For the study, researchers compared the micro-RNAs in human skin lesions from two types of leprosy: tuberloid leprosy, a milder infection that is more easily contained, and lepromatous leprosy, which is more serious and causes widespread infection throughout the body.
In the lab, the scientists identified 13 micro-RNAs that differed between the two types of leprosy. The micro-RNAs that were found to be more common in lepromatous leprosy seemed to target the genes important for directing key immune system cells, including macrophages and T cells.
The team found that a particular micro-RNA, hsa-mir-21, inhibited the gene activity of the vitamin Ddependent immune pathway used to help fight infection. When researchers neutralized the activity of hsa-mir-21 in macrophages, the cells were able to kill the bacteria again.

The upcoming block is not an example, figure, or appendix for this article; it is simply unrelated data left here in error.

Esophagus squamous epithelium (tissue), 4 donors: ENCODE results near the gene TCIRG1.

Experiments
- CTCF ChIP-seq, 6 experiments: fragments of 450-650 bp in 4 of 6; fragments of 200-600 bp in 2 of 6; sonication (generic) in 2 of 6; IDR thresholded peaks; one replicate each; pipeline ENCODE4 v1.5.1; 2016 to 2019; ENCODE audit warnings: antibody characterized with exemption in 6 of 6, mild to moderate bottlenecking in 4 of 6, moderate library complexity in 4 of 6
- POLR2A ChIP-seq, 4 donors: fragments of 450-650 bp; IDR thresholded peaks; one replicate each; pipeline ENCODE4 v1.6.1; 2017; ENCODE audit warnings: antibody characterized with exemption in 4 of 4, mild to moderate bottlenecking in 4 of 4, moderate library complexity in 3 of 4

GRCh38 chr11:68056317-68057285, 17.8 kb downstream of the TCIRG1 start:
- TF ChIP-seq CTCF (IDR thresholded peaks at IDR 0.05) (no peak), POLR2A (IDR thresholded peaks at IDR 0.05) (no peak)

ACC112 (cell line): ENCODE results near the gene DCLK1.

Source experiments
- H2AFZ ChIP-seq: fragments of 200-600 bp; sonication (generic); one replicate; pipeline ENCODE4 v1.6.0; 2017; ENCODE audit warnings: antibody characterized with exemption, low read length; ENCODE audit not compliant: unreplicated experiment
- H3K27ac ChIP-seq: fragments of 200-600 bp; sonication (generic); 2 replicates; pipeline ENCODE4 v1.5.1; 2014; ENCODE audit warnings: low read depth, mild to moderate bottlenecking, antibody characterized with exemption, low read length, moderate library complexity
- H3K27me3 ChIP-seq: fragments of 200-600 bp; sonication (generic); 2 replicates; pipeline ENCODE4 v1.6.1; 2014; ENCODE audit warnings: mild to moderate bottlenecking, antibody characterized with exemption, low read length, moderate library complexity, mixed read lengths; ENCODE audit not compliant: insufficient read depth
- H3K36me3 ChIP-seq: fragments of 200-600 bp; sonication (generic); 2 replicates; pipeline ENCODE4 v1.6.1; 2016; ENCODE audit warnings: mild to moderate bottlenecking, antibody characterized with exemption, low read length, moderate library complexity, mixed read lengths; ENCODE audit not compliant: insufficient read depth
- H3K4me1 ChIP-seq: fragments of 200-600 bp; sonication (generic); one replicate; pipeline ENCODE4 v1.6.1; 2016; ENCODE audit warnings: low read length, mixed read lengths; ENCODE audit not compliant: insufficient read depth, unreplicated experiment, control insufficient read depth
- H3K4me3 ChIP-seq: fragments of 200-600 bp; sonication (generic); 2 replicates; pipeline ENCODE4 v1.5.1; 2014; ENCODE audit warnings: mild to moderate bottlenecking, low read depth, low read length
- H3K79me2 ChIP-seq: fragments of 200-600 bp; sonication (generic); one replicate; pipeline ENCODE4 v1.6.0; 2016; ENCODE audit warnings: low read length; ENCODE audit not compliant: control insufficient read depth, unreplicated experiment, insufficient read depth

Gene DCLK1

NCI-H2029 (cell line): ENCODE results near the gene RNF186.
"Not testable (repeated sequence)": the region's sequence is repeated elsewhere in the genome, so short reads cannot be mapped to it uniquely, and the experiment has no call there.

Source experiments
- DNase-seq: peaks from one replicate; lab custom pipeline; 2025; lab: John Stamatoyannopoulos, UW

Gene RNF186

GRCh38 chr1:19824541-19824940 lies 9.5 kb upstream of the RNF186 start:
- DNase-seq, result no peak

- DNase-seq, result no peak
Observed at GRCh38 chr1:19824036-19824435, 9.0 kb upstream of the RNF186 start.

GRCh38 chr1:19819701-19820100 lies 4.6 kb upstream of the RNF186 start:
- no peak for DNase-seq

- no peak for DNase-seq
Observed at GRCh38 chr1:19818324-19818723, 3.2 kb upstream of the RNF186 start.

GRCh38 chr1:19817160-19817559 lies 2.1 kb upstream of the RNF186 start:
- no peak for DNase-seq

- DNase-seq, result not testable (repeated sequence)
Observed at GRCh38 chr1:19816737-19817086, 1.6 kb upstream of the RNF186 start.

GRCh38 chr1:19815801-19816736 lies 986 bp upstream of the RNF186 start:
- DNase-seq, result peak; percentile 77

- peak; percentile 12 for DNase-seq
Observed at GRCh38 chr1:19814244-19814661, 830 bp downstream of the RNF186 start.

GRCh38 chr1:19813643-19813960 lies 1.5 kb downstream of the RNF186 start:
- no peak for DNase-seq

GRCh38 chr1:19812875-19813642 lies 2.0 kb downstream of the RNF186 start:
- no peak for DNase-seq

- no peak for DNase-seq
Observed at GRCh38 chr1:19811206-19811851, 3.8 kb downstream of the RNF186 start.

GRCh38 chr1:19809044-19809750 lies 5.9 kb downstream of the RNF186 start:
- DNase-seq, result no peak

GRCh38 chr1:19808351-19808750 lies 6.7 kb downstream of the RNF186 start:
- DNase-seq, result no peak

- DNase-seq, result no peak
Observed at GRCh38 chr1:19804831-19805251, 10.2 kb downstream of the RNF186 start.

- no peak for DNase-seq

"The leprosy pathogen was able to effectively evade the host's immune response by regulating critical immune system genes," said senior investigator Dr. Robert Modlin, UCLA's Klein Professor of Dermatology and chief of dermatology at the Geffen School of Medicine. "It's like having the enemy sending a decoy message to your combat troops and telling them to lower their weapons."
To test the significance of this micro-RNA with other infectious diseases, the researchers also introduced hsa-mir-21 to human macrophages that were then infected with tuberculosis in the lab. Researchers found that the micro-RNA similarly blocked the ability of the macrophages to kill the bacteria.
Researchers also demonstrated that immune activation of the leprosy-infected immune cells decreased the leprosy bacteria's viability four-fold but only when hsa-mir-21 activity was silenced. In fact, an over-expression of this micro-RNA blocked immune activity, resulting in a five-fold increase in bacterial viability.
"We were surprised at the devastating effects that even a single micro-RNA had on the abi
|Contact: Rachel Champeau|
University of California - Los Angeles Health Sciences